Wednesday, 19 December 2007

Mark Cohen - Grim Street

















































Continuing on the black and white theme, I love Mark Cohen's black and white work. A few years ago I interviewed him about his work and book, Grim Street. This is what he said.


“They are a long series of pictures that are very unconsciously driven. They are more psychological than anything else,” he says. “They are also autobiographical in some ways. My work is about fear and approaching this fear and a lot of it may be to do with my own way of thinking. Maybe that’s why some of the pictures work. There’s something I do that I don’t even understand now - that’s why they have this mystery.”

Full story here

5 comments:

Bigs Beasley said...

Hey Colin-

great piece!

i understand this sense of fear. does he mean his style of shooting from the hip? is that how he deals with fear...not sure here, did i miss something? i love this book especially, seeing black and white used so well.

i think photography can be very spiritual and out of my hands at times. you focus and then something else happens in motion.

colin pantall said...

Hi Bigs - that's better than Wow, Awesome!

I think the fear he is talking about is both his fear and that of his subjects - the interplay between the two is shown in the pictures I think. Or perhaps instead of fear, you might say adrenaline. It's an unconscious and quite dysfunctional way of shooting - spiritual too in a way.

The lack of control element is also a key I think - so the image produced is not just a projection of Cohen's own psyche, there is some kind of connection or referencing of outside being/consciousness.

Timothy Archibald said...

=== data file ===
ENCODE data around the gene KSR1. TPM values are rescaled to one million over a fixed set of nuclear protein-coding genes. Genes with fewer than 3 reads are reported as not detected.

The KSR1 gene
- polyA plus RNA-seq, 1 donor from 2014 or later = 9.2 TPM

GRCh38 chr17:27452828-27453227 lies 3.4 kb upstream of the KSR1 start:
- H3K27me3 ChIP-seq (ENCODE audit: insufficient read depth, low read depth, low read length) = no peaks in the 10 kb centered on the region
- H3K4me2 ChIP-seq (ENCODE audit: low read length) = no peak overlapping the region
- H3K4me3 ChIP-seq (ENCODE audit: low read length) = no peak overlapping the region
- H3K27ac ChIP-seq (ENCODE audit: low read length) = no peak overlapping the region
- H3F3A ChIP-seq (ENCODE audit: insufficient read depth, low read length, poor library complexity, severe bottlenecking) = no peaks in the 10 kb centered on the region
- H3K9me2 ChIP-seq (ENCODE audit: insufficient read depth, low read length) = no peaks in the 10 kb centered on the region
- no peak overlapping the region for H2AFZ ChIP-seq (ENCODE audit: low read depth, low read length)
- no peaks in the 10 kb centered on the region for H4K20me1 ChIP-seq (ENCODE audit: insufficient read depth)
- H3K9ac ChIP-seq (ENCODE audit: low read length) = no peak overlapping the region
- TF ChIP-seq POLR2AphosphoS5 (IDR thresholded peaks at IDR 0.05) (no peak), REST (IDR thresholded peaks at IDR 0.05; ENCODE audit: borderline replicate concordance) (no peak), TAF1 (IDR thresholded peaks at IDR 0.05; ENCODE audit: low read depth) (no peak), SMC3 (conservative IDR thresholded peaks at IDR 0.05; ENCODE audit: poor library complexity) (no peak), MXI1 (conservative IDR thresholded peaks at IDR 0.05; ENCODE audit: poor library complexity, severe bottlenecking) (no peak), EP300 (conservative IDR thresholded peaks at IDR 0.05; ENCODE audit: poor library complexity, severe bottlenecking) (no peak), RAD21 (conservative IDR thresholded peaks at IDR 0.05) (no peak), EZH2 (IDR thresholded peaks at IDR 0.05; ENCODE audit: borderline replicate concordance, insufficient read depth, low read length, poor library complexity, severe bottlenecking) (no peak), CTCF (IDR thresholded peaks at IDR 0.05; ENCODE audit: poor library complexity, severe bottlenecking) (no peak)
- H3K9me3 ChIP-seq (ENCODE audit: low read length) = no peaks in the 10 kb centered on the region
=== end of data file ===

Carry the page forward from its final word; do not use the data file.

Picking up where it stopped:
Great for featuring his work, Colin. I'd love to read more of the interview. Cohen's work is super and the influence his work has is massive: Bruce Gildin of Magnum has admitted that his images wouldn't look the way they do if he hadn't seen Cohen's work.

I feel the book came out 20 years too late, really. Glad to see it came out at all, but it deserved to come out when the work was being produced. Did Cohen reflect on any of that in the interview?

colin pantall said...

Good question, Timothy - he was exhibiting a lot in New York in the 70s and had his MOMA show in 1973, but not that many people saw his work he says.

He always wanted to make a book but never got round to it - he paid to have Grim Street made (the cost of a mid-range car he said), mainly so he could show more than the same old pictures and to get to a wider audience. I think another thing is he doesn't live in New York and maybe was a bit offbeat in some ways - a gentle Bruce Gilden if you like.

colin pantall said...

I emailed Mark to ask him about Grim Street only coming out in 2004. He replied,"I would much rather that the book came out twenty years ago too, but it did not get done because it took me a long time to understand that I had to pay to get it done and that there would be no institutional help along this line since
I was not a guy that was around in NYC much and there the point was -
and still is --all about personality. Since I live pretty far from there I don't show up much and that counts.

Finally Bruce Silverstein said that powerhouse would do it if I paid
a subsidy and so it was done. NOW the color book TRUE COLOR is done too,as a freebie, and it seems to be going ok even if my work is basically,99%,black and white. SO
the long delay is about MY aivete and artpolitics.

Rose Gallery in Santa Monica is producing a portfolio of 30 14X17 dye transfer prints of the work in TRUE COLOR.

I saw these prints in Seattle last week and they are quite spectacular.Guy Stricherz
[Americans in Kodachrome,printer]
has made me want to quit printing period."

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